Here's the problem: national parks are supposed to belong to everyone, for all Americans to enjoy. Require a fee, and suddenly it's not "everyone's" park anymore. The higher that fee goes, the fewer people can afford it. Doesn't take long before a "national" park becomes nothing but a rich people's playground. It ceases to have meaning or relevance to anyone else, so they don't love it, so they don't protect it. How well do rich people typically protect nature? *looks at broiling planet* Not well at all. Having a few "free" days doesn't help, because then the park is monstrously overcrowded and not fun. What's the point of going if you can't see the bison over the crush of people? You'd get a better view from your television, but again, that's not likely to make people fall in love with nature. We need to get out in it, and not when there are 50,000 other people crammed in with us.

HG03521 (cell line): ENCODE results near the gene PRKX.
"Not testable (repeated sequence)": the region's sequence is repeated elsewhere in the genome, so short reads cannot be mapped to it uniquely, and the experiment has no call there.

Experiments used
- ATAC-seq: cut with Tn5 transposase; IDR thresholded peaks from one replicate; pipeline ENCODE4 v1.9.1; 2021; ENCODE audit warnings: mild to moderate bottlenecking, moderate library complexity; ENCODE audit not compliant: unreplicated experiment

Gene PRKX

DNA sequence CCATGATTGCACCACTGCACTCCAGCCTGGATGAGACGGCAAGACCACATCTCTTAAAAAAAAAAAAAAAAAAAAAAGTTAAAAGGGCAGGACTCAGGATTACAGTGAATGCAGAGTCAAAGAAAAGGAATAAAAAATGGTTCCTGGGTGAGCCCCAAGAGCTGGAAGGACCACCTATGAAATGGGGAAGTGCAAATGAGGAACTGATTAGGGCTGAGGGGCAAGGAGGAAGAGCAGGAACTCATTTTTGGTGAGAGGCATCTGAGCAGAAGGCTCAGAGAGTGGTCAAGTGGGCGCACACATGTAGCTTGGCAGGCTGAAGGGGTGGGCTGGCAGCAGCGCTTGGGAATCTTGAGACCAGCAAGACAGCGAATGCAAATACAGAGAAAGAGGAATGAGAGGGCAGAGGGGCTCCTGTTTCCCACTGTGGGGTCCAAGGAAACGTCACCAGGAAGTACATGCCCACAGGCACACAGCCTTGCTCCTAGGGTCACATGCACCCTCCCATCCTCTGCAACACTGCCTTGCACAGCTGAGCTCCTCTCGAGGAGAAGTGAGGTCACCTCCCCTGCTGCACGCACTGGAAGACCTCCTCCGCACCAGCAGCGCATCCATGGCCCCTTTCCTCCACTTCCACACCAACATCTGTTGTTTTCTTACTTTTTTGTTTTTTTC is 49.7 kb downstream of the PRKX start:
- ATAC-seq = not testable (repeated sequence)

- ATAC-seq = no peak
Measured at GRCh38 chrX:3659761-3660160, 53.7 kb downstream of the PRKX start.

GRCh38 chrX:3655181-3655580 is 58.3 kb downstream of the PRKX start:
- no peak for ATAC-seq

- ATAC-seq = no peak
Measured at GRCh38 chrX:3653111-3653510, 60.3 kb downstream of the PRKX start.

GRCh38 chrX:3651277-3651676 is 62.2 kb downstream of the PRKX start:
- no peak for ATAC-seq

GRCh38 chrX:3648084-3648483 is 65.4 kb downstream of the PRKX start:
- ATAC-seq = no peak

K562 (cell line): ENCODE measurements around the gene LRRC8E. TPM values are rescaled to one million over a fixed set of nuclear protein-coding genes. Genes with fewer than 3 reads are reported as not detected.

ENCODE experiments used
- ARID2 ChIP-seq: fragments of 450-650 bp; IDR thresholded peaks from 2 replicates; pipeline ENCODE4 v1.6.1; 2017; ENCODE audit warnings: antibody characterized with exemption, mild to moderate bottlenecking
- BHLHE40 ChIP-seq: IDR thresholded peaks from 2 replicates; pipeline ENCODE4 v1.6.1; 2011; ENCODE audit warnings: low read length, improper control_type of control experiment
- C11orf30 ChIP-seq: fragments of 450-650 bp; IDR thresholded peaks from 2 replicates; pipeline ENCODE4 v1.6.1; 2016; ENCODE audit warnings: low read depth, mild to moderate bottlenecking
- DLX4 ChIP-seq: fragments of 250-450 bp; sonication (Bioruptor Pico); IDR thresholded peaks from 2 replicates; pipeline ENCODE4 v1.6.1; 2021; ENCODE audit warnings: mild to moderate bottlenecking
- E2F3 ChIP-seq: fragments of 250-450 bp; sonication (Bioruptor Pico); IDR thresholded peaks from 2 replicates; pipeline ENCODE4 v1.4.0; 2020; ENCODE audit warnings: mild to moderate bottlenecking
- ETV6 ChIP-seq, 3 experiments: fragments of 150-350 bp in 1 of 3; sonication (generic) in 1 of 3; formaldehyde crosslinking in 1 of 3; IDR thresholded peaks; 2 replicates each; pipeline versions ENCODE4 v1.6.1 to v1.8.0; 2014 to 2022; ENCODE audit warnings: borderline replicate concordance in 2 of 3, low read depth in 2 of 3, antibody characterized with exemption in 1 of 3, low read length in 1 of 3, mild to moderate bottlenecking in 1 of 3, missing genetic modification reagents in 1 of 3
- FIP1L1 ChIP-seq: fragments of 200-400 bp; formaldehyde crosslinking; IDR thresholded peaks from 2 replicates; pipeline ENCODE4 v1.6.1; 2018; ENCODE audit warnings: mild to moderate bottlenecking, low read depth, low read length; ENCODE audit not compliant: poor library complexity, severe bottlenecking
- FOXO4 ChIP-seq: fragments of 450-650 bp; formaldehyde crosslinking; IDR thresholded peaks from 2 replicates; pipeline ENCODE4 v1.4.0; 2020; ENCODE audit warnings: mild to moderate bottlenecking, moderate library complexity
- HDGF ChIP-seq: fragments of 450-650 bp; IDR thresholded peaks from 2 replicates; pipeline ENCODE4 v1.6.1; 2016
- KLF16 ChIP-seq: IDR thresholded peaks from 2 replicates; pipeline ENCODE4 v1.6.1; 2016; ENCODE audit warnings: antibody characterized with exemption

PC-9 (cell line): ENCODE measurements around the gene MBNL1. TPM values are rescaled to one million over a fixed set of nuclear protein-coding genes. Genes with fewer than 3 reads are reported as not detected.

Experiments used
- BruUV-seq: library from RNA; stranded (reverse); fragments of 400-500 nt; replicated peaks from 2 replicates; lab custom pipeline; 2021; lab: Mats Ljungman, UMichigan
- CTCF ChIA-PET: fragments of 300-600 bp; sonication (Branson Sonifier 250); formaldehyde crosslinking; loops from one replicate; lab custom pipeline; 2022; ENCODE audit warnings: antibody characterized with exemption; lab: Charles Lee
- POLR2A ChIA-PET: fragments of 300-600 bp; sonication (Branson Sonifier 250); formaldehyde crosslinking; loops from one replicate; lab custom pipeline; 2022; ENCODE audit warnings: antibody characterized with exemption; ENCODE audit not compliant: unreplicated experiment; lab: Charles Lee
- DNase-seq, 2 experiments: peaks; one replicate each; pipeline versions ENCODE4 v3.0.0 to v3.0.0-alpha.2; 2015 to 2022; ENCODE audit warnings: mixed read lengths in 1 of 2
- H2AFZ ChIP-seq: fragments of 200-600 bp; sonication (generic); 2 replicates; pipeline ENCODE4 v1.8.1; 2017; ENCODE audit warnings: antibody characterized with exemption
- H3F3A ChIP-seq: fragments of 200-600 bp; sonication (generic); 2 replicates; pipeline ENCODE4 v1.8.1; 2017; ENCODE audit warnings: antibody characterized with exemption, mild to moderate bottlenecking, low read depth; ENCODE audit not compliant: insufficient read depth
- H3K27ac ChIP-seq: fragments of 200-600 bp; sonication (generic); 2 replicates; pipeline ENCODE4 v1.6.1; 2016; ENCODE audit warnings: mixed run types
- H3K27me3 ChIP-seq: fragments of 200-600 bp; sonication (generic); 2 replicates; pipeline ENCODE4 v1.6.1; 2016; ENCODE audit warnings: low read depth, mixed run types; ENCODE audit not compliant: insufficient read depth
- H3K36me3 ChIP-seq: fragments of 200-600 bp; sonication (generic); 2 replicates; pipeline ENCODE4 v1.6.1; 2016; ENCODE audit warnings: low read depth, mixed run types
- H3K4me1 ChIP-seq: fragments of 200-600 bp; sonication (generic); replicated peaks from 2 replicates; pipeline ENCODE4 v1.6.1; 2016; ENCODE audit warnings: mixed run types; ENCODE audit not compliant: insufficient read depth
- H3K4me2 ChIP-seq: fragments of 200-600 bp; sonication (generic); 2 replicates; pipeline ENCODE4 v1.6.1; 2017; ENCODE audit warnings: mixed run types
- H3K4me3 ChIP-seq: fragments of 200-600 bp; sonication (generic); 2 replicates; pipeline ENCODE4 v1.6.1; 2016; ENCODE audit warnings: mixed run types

That means, if we want to support the national parks, and keep them available to everyone, we need to do it with taxpayer money. No fee to enter or use the facilities, because you ALREADY PAID FOR IT. If the parks are overcrowded, clearly we don't have enough of them and should designate more. The government already owns vast tracts of land it could designate. Sometimes it forecloses on big ranches or other private tracts that could also be turned over for public recreation and/or wildlife restoration. We need more room to plant trees to suck the carbon back out of the air anyhow. Why not kill two birds with one stone? Get people out in nature, invite them to plant furnished tree seedlings, fall in love with nature, save the world. \o/